Do you own a smartphone? If so, you may be able to participate in an online research study to help monitor behavior and health during the COVID-19 pandemic. Participation involves installing study apps on your personal smartphone and completing weekly surveys for 6 months. Participants who complete the surveys may enter into random drawings for gift cards.
Due to the COVID-19 pandemic, many people are experiencing challenges to their physical and mental health. The purpose of this research study is to keep track of health and behavior in order to identify early warning signs of worsening health and better understand the factors that contribute to mental and physical wellbeing.
COULD THIS STUDY BE RIGHT FOR YOU?
- Ages 18 and up
- Read and write in English
- Own and use an Android smartphone or iPhone that is able to run the study smartphone applications
WHAT PARTICIPANTS CAN EXPECT
Participation takes place entirely online and involves the following:
- An initial 30-45 minute online session that includes answering questions about demographics, personality, mental health, and experiences with COVID-19
- Installing two apps on your smartphone: one app that passively collects sensor data like location and screen time and one that sends weekly survey notifications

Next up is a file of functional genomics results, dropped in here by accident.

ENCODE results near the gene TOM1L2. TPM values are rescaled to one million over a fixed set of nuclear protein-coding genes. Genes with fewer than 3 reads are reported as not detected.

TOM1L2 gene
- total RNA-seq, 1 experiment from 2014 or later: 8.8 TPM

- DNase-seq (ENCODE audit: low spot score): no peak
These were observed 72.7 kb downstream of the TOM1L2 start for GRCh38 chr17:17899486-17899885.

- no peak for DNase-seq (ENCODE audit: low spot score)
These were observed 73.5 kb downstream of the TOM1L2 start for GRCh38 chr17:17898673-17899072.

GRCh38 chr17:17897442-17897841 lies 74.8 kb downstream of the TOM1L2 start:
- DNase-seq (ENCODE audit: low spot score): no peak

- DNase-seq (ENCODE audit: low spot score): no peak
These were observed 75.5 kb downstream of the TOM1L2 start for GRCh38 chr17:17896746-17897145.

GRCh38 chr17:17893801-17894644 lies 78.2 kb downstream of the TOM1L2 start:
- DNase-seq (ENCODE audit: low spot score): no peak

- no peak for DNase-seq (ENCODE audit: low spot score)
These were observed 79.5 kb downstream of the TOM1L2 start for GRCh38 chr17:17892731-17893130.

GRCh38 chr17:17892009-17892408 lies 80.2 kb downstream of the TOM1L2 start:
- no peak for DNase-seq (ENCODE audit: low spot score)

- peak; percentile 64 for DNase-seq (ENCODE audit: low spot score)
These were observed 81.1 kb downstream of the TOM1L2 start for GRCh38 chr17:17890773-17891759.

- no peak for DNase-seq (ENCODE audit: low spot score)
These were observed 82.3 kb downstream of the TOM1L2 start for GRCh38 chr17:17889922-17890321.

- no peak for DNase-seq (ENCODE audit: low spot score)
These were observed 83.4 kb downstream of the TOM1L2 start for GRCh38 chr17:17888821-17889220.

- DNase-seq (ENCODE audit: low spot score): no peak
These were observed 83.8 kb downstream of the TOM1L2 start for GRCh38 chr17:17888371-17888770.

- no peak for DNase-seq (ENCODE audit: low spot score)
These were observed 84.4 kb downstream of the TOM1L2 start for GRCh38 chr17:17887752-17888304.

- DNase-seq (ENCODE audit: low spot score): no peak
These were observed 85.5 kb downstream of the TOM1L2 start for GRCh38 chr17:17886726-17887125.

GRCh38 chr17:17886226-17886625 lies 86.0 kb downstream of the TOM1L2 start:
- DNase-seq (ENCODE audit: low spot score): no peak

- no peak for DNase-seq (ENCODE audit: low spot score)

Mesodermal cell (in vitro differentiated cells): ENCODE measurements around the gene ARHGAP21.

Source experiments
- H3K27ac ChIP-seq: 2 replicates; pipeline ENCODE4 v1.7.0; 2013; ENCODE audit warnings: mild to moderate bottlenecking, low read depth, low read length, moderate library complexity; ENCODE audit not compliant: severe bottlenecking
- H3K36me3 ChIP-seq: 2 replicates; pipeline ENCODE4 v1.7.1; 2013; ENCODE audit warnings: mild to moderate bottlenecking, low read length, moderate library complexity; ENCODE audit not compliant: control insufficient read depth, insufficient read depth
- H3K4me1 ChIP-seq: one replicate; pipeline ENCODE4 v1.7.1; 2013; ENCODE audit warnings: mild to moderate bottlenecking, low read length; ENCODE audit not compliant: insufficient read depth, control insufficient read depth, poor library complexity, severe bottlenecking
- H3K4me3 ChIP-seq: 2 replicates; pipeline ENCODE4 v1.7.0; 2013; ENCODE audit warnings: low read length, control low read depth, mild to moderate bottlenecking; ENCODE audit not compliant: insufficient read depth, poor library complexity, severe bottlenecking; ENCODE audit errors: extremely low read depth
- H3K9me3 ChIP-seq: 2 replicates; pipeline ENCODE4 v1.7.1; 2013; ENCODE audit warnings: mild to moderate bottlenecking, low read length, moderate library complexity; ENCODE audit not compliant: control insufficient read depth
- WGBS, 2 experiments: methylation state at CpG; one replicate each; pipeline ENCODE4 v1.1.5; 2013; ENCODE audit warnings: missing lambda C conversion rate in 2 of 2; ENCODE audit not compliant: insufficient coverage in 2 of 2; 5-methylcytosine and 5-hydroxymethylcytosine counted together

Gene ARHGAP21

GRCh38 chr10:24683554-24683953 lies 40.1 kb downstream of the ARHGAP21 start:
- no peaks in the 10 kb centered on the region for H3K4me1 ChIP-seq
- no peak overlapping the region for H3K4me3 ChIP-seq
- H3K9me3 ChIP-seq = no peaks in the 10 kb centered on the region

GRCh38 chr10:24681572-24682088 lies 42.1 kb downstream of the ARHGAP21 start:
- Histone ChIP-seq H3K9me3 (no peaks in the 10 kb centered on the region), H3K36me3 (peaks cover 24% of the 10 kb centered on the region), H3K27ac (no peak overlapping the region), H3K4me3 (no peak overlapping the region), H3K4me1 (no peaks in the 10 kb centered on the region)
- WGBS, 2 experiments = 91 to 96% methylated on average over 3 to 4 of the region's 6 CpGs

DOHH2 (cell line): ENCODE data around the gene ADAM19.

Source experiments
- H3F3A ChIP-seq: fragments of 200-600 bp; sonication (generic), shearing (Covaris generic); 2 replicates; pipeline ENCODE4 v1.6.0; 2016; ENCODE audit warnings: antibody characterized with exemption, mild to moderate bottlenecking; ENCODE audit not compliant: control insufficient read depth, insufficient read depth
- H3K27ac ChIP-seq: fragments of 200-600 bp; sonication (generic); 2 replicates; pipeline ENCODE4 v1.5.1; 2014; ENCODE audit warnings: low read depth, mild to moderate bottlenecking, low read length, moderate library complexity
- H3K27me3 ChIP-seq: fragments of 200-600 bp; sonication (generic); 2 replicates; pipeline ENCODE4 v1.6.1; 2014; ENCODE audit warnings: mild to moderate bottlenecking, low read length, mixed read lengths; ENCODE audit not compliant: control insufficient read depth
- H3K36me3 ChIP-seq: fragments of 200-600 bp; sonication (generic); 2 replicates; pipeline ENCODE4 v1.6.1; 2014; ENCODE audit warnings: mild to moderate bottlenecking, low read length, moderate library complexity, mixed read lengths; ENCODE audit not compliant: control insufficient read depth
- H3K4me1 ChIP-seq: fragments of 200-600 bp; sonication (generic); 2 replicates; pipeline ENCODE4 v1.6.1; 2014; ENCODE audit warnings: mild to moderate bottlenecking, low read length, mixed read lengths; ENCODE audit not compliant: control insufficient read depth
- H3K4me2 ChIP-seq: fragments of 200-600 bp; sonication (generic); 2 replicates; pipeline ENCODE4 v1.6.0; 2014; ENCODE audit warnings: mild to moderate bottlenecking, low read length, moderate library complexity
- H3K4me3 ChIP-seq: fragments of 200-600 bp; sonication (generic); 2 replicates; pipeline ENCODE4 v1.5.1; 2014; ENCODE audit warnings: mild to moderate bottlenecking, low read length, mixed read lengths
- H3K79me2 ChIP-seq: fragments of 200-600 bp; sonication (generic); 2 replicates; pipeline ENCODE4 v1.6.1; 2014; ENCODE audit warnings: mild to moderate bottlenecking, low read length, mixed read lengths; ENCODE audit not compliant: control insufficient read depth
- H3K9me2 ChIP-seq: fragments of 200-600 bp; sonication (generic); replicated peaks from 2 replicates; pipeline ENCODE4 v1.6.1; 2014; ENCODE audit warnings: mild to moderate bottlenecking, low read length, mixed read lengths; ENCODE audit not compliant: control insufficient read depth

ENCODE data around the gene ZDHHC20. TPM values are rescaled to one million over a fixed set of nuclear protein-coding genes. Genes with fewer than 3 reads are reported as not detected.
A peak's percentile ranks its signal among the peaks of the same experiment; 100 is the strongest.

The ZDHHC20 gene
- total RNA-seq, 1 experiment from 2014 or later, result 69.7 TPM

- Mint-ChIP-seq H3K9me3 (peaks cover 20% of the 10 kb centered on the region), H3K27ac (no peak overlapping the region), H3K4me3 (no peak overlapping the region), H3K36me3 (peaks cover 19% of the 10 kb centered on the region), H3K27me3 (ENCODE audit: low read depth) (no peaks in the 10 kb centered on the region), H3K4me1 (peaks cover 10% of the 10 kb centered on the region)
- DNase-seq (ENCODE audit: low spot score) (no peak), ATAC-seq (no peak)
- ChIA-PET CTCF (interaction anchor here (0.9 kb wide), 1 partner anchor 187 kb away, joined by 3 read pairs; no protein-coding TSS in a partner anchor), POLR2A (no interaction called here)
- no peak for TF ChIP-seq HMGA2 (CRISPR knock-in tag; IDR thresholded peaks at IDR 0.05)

- Answering weekly 5-minute surveys about mental health and COVID-19 experiences
Participants who complete the surveys may be randomly selected to receive one of two $50 gift cards weekly and one of five $400 gift cards at the end of the study.
IRB:STUDY20040059 - Sensing to Track Everyday Experiences of Living through COVID-19
MEET THE RESEARCHER
Carissa Low, PhD, is Assistant Professor of Medicine & Psychology, University of Pittsburgh. Dr. Low received her PhD in clinical and health psychology from UCLA in 2008 and completed her clinical internship at Western Psychiatric Institute and Clinic at the University of Pittsburgh. She completed the Cardiovascular Behavioral Medicine Postdoctoral Fellowship at the University of Pittsburgh before joining the University of Pittsburgh Department of Medicine faculty in 2013. Dr. Low's research focuses on interactions between behavior and biology and is particularly interested in the use of technology to assess and target unhealthy behaviors and stress to improve health.